A? B? C? D?
     
    Elemeno-pee?
     
    And his name? This particular individual lying here in the sand. Maybe dying here in the sand.
     
    He tests the dead batteries of his memory. He can remember a few fundamentals without much effort: These are called fingers, this is sand, this is his head. This is Earth, he is male, he lives in a place called California, USA, planet Earth, the Milky Way, the Universe, da dada dada. But anything beyond those basic facts remains out of view.
     
    That's the sun up there.
     
    There is the sky.
     
    Here is a blank river of concrete a hundred meters wide.
     
    Nothing else.


     
    Two
     
    When he does stand, it's like hoisting a corpse with puppet strings.
     
    First he props up his torso with his elbows. Then he pushes off the sand. That alone is an excruciating project. Next his legs, folding up, then his arms extending so that he can now sit upright. Another moment, eyes squeezed shut with pain, before rising to a full standing position.
     
    His mind is a flickering television screen, a storm of digital static occasionally breaking to reveal things he can't see coming. He wishes he could turn it off. He touches the back of his head. Why am I touching the back of my head? he wonders. To find a power button?
     
    No, to check for signs of trauma. Someone taught him this once, called it survival first aid. Hit your head, run through the steps, find out if you are a survivor. First: is there blood?
     
    With dread, he notices his hair feels wet.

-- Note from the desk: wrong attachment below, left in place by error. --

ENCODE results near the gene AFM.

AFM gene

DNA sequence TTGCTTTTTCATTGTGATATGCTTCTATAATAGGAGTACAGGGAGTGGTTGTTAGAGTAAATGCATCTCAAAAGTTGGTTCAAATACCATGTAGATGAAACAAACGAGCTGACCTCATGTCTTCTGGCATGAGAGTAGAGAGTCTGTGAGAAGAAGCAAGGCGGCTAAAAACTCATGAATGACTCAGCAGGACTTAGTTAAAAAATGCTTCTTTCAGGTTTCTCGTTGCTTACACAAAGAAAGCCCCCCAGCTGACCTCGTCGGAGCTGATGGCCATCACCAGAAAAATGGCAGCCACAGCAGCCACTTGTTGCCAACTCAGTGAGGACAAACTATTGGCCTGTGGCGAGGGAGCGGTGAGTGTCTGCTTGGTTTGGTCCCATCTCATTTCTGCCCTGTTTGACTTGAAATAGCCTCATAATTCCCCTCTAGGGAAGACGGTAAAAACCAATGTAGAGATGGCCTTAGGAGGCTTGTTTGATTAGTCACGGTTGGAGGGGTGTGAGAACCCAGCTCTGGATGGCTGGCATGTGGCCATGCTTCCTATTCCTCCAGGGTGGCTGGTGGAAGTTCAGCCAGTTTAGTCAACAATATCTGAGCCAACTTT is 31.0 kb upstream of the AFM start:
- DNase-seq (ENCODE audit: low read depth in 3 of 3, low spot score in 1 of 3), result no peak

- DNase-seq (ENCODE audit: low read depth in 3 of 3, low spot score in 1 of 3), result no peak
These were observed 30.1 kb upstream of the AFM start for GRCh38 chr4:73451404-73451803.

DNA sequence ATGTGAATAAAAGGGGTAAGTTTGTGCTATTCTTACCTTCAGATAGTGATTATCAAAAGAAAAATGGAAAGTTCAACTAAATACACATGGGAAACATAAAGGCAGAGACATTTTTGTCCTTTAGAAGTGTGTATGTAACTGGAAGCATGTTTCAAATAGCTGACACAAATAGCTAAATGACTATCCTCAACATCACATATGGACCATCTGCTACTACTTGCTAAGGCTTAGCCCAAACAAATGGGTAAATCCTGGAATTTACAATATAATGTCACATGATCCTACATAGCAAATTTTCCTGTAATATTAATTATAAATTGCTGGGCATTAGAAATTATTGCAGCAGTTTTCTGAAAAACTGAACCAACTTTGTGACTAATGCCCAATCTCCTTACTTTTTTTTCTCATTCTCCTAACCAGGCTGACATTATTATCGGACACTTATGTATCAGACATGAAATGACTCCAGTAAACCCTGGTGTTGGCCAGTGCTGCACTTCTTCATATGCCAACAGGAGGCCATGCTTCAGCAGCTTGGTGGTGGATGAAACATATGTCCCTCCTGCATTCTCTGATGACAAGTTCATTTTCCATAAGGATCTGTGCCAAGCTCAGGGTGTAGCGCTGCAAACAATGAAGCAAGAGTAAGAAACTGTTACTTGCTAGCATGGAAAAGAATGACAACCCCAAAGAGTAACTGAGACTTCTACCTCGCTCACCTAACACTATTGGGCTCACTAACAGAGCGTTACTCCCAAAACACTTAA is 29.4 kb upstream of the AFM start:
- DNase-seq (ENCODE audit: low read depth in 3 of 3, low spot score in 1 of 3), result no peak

He doesn't want to look at his hand.
     
    So he observes his surroundings instead. Ob-zurvz. Sir-roundings. This is a good...
About the Author-
  • David Yoon is the New York Times bestselling author of Frankly in Love, Super Fake Love Song, and for adult readers, Version Zero and City of Orange. He’s a William C. Morris Award finalist and an Asian/Pacific American Award for Young Adult Literature Honor book recipient. He's co-publisher of Joy Revolution, a Random House young adult imprint dedicated to love stories starring people of color. He's also co-founder of Yooniverse Media, which currently has a first look deal with Anonymous Content for film/TV development. David grew up in Orange County, California, and now lives in Los Angeles with his wife, novelist Nicola Yoon, and their daughter.
Reviews-
  • Publisher's Weekly

    February 28, 2022
    Yoon (Version Zero) explores the nature of memory and reality in this atmospheric character study. A man wakes in a desert wasteland with no memory of who he is, where he is, or how he got there. As his survival instincts kick in, they bring shards of memories of his life before, including the painful realization that he has, or had, a wife and daughter. He explores his surroundings with extreme caution, discovering a small shelter with food, dozens of totems made from stacked stones, and a deserted condo containing a corpse and an clumsily constructed paper Christmas tree. As his memories seep back slowly, bringing increasing mental anguish, his understanding of his strange surroundings grows through interactions, real or imagined, with crows, an old man, and a young boy. The story moves slowly, but Yoon finds the tension in the smallest of acts—like heating up a can of soup—and builds suspense by teasing out information about the world, forcing readers to question everything. Fans of The Martian will enjoy this new take on the struggle to survive in an unfamiliar land. Agent: Jodi Reamer, Writer’s House.